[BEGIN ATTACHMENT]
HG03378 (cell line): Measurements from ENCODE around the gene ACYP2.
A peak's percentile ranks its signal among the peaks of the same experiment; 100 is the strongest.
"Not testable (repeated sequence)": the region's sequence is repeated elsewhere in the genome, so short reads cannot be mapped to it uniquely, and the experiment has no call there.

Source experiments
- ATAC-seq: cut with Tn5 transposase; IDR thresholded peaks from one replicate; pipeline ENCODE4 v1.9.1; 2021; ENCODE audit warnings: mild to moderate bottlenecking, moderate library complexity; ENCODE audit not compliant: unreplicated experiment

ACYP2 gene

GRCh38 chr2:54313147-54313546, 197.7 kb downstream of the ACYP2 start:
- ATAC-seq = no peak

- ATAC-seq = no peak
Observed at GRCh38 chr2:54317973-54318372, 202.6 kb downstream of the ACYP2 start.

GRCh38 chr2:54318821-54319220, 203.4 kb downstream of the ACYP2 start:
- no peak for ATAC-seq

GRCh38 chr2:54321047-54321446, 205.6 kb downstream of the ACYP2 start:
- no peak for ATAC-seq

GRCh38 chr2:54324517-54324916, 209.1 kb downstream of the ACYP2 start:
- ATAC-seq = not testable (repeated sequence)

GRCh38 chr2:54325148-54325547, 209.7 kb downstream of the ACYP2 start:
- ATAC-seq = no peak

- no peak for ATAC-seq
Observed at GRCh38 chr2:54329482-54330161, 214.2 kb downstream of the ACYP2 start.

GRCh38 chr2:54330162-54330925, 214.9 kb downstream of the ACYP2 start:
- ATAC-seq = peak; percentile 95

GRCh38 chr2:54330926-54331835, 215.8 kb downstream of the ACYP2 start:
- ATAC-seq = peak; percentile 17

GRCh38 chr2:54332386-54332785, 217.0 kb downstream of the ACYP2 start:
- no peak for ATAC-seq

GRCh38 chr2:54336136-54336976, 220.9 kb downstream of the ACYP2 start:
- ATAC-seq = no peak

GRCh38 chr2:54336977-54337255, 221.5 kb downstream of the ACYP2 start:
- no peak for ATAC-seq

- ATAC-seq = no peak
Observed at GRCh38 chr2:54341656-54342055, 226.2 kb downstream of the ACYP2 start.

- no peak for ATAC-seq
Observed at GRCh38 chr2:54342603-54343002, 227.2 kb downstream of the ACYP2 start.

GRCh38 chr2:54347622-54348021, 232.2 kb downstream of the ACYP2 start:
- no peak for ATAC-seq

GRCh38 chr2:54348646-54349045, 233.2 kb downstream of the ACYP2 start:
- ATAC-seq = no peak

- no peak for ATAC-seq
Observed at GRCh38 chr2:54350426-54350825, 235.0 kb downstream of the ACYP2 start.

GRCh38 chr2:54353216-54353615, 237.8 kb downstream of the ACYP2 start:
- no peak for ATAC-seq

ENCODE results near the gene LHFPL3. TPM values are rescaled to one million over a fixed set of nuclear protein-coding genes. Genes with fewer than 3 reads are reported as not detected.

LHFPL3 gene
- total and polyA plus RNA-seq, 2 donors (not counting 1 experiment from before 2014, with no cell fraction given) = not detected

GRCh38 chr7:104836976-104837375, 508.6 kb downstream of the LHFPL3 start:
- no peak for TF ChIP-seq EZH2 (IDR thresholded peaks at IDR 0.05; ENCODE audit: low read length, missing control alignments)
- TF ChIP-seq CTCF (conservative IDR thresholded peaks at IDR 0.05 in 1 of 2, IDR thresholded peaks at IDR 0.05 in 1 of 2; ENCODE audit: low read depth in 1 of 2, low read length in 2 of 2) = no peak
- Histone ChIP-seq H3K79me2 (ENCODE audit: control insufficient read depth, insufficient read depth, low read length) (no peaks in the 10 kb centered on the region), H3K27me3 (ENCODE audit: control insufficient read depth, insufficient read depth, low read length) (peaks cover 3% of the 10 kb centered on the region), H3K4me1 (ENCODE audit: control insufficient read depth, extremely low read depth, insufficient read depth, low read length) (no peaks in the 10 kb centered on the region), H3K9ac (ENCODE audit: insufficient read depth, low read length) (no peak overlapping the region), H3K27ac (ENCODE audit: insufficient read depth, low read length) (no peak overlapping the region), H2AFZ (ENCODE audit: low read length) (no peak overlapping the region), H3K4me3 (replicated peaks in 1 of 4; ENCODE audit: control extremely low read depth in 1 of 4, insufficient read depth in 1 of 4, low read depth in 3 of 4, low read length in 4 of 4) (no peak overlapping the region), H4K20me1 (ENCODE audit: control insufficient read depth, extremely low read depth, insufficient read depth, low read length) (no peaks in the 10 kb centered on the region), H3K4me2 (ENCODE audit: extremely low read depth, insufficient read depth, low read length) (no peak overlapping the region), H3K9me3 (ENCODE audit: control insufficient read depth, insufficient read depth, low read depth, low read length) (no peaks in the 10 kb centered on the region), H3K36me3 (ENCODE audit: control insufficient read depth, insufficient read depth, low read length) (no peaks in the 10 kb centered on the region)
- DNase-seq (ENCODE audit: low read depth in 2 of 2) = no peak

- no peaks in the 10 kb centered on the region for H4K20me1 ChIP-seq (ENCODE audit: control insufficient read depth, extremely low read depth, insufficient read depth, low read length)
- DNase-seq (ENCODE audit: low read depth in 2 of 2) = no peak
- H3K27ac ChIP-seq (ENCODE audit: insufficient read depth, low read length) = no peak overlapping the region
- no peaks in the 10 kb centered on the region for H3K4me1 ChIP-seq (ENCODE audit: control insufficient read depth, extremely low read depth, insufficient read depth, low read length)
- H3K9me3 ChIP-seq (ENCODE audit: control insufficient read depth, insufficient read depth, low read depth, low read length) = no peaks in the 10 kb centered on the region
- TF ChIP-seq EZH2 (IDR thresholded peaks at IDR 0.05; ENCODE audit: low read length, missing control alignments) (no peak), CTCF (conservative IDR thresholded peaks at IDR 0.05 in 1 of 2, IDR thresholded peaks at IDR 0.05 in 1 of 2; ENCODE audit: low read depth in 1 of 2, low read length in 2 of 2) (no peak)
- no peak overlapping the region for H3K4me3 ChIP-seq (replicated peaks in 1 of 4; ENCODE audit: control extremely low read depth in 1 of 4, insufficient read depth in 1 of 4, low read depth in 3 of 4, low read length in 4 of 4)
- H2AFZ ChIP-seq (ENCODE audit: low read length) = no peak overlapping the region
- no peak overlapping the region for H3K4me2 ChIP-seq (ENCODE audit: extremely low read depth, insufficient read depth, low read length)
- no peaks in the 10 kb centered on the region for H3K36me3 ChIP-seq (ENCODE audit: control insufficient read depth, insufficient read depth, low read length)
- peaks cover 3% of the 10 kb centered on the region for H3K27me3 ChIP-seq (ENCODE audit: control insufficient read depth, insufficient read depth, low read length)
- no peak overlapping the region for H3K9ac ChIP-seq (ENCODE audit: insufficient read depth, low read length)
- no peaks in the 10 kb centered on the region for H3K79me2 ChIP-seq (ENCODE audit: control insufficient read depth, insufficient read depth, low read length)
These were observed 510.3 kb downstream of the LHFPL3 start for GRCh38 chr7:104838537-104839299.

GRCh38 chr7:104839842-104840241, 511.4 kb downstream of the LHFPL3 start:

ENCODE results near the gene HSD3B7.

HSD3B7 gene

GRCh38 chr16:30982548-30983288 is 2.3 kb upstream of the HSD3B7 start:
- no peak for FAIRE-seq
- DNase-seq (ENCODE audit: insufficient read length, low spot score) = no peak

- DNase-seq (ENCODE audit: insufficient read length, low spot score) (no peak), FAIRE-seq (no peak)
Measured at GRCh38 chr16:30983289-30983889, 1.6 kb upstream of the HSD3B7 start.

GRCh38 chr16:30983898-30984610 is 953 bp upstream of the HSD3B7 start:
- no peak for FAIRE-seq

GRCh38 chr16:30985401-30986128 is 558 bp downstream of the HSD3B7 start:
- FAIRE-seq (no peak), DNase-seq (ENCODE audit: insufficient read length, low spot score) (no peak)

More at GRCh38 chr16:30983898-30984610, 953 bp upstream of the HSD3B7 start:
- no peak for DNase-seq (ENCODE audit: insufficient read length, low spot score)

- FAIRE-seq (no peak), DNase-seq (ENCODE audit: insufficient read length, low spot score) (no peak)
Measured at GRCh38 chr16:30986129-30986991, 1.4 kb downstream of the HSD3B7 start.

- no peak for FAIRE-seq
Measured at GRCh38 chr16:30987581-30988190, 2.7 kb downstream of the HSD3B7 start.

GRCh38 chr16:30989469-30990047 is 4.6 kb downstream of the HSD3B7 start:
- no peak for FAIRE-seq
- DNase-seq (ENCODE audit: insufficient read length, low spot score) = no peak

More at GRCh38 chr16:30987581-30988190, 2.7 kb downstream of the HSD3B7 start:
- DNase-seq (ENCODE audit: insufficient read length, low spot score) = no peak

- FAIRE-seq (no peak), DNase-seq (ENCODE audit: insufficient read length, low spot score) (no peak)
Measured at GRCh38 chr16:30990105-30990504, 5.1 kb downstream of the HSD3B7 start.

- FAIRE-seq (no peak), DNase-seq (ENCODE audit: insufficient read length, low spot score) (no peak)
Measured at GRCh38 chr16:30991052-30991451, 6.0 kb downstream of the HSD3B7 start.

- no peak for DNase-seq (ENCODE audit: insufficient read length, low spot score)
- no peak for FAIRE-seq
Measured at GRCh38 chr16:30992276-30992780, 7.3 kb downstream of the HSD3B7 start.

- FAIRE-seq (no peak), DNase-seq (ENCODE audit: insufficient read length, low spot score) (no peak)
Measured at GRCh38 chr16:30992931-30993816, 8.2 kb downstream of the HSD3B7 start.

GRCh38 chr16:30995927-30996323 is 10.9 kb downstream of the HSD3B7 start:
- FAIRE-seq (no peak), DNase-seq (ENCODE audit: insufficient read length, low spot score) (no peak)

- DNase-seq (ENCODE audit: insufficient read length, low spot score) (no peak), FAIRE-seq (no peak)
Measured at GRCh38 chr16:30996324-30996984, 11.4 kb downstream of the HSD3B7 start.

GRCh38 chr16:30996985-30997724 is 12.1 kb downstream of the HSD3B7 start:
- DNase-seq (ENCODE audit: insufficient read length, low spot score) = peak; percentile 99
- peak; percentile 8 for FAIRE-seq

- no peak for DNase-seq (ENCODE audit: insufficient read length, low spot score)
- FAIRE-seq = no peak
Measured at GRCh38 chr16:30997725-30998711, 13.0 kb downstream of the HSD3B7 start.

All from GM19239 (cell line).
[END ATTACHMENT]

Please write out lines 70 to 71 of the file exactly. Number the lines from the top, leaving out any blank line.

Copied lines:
- DNase-seq (ENCODE audit: insufficient read length, low spot score) = no peak

- DNase-seq (ENCODE audit: insufficient read length, low spot score) (no peak), FAIRE-seq (no peak)